Category Archives: TSA

Space and Time Separate Opt Out Film Week, but Anti-TSA Activists Protest On

Today marks the start of Opt Out & Film Film Week, a weeklong protest aimed at convincing passengers to refuse the use of the TSA’s advanced imaging technology in our nation’s airports (opting out) and when they receive an enhanced pat-down to film the procedure. Aside from potentially overwhelming TSA checkpoints with a mass of individuals opting out across the nation, the project is aimed at raising awareness about the TSA by creating a video archive of the TSA’s hands on contact with our bodies. The hope seems to be that with  a mass of videos there will be evidence of misconduct by the TSA and increased public awareness of what these activists view as a dangerous power grab by the state.

The organizers of Opt Out & Film Week have also created fliers that can be handed out at airports for those who are unable to fly this week. The hope is that if you cannot travel you can still engage in a PR campaign in hopes of convincing people to joining the protest on their way into the airport.

In my own research I have distinguished between resistance-performances and the resistance-performative. Resistance-performances, I contend, are the automatic reactive postures taken to the State  that do little to advance resistive politics. State’s anticipate the expression of resistance and even rely on the extremes of such logics to help moderate State positions. In essence, resistance-performances can legitimate the TSA by making anti-TSA critics appear as enclaves of people branding the TSA and Nazis. In such a discursive environment building resistive politics with mainstream appeal can be difficult.

The resistance-performative, however, is based on the notion of kinesis–that certain rituals have the potential to dramatically alter current social relations. Our performatives materially engage in a breaking and remaking of society leaving customs  and practices wholly changed from what they were before. Clearly, Opt Out & Film week is engaged in a week long campaign to alter the flows of power in airport security checkpoints. The last Opt Out Week, in November 2010, was a  failure. Evidence of this failure is little change in TSA practices two years later. Assuming that Opt Out & FIlm Week will necessarily be successful would be a mistake but that does not mean the protest cannot be a success. There are a few factors, however, working against the this protest.

1) Space- Most successful protests rely on mass mobilization. Even online mobilization recognizes the power of crowds. However, the business of airports and the function of security is about metering entrance to spaces and creating senses of inclusion and exclusion. Airports are almost impossible to mass in, and the design of Opt Out & Film mobilizes the power of the crowd in their digital archives after the fact. I am curious if a sense of solidarity and momentum will be achieved by assembling often isolated acts of opting out (that may be filmed)  after the fact. After all, even if the thousands who indicate they are joining the protests do engage, their flights are divided by time and space across the nations airports and border crossings.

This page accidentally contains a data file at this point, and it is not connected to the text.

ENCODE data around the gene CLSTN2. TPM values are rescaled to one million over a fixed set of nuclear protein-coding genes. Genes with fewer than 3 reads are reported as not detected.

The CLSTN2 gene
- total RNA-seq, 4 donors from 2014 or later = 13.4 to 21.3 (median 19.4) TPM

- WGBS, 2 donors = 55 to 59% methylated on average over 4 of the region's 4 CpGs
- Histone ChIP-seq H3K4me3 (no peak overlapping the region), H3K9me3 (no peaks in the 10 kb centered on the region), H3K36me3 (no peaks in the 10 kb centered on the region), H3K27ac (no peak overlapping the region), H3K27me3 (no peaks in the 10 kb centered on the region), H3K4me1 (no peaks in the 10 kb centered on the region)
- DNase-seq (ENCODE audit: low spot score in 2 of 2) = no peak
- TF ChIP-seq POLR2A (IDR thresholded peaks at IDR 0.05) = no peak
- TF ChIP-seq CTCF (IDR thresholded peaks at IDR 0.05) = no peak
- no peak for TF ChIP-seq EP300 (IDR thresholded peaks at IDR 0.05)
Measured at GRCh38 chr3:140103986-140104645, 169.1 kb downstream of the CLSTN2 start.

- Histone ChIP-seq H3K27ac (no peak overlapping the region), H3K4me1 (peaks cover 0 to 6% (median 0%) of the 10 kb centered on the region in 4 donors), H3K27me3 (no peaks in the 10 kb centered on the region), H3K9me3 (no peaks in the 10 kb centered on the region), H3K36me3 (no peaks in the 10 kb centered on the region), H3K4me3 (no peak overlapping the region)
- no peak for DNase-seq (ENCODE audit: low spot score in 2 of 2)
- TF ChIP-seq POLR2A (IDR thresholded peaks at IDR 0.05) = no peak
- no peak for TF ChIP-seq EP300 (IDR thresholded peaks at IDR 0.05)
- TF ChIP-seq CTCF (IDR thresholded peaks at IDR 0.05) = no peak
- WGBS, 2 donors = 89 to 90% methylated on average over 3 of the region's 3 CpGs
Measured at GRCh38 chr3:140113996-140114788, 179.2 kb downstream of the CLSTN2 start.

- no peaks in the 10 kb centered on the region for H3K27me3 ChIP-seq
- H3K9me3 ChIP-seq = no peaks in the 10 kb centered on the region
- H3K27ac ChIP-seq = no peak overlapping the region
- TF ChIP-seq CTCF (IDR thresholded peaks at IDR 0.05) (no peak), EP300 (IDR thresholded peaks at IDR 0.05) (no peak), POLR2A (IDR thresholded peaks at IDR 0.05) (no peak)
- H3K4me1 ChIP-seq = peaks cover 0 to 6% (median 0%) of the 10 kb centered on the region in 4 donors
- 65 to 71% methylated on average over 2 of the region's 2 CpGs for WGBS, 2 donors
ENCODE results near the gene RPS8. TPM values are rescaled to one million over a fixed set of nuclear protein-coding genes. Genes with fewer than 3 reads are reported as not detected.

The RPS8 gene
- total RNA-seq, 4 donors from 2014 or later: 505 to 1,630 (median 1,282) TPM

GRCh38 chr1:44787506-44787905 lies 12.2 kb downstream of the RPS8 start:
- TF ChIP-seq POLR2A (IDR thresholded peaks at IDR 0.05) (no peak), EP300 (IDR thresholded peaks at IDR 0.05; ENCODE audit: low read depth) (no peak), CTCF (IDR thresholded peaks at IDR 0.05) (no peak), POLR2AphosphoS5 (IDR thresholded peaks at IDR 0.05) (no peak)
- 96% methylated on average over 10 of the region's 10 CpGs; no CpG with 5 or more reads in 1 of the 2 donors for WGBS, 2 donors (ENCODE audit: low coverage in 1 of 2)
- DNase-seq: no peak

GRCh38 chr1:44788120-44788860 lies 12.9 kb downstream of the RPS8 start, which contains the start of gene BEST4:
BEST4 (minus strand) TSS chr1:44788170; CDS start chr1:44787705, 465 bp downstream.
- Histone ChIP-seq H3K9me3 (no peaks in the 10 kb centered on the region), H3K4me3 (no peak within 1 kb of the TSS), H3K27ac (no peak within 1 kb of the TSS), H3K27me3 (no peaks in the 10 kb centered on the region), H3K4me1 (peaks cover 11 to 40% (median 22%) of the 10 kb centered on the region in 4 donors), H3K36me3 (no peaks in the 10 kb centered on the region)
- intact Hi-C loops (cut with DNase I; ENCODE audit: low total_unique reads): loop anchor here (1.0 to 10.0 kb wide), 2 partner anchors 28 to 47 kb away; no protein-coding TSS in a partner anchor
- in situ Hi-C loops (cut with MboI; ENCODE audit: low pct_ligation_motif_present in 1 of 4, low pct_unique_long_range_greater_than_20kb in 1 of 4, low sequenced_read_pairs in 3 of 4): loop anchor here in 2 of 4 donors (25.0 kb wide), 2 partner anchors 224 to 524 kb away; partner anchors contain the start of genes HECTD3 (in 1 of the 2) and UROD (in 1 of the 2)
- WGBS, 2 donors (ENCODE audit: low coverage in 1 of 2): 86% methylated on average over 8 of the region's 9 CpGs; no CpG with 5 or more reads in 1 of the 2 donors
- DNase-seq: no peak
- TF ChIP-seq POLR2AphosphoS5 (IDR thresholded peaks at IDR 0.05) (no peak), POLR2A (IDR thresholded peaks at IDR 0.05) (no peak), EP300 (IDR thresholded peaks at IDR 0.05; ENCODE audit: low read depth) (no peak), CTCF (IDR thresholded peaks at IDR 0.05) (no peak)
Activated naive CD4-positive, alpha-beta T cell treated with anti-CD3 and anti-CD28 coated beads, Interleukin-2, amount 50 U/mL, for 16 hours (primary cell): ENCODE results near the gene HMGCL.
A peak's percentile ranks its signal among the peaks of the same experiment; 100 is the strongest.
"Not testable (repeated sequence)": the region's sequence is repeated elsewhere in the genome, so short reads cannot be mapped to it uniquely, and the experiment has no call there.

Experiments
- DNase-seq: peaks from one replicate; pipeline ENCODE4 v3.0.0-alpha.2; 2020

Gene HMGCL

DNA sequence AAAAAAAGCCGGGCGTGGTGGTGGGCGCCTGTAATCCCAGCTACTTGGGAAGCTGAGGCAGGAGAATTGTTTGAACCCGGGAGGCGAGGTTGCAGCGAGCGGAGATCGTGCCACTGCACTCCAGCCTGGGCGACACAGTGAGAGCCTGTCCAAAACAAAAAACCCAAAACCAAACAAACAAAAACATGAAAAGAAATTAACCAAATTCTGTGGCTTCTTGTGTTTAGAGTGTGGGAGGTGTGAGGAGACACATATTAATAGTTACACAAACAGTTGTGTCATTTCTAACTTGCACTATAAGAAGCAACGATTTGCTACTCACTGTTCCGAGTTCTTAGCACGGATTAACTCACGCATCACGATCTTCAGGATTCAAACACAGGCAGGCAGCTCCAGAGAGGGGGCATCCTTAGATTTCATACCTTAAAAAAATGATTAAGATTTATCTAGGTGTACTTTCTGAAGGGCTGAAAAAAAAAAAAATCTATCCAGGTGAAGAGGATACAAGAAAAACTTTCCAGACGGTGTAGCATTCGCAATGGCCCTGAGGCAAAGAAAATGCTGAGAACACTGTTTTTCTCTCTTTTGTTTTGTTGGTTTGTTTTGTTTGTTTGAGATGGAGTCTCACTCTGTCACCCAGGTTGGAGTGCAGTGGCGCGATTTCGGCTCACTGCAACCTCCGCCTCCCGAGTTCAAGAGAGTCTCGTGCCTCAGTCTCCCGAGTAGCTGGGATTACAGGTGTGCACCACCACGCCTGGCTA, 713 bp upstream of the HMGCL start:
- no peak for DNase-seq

2- Time- The sense of isolation that occurs with space also occurs because of time. Even if activists are located in the same city, they may fly at different times on the same day or different days this week. While a week long protest is needed with the enormity of the air national infrastructure it could threaten the efficacy of the protest.

3-Class-While there are an array of reasons to be concerned about the increased surveillance of bodies by the State, and resistance to normalized acts of watching is even healthy, the embedded issues of classism in anti-TSA communities persists. I wrote about class and Opt Out & Film Week in a previous post and got a very fast response from Ashley Jessica who is the main organizer behind this protest. Her argument was that class is not a relevant factor because anyone can participate by showing up to airports and handing out fliers.

As I responded at that time, class would only be irrelevant if you live near an airport, have leisure time away from work to protest, transportation to and from the airport, and freedom from a host of other social obligations that would allow you to go and protest. One of the things I am aware of as a critical scholar is that factors like class ( race and gender as well) are never irrelevant, especially when it comes to conversations about State surveillance. A leaked recording of a stop made under New York’s “Stop and Frisk” program underscores that under racist regimes, for example, there may be more pressing issues than TSA surveillance.

While all of these would qualify as critiques of Opt Out & Film Week, my hope is that Ashley Jessica and other supports do not take them negatively. Critique is integral to social discourse. Also, none of them are meant to suggest that the protest is unable to be effective. Over the next few days it is certainly an exciting time for anti-TSA activists as they engage in the resistance-performative in airports across the nation’s air infrastructure.

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Anti-TSA Opt Out Protest Planned & The Unbearable Privilege & Legitimacy of TSA Resistance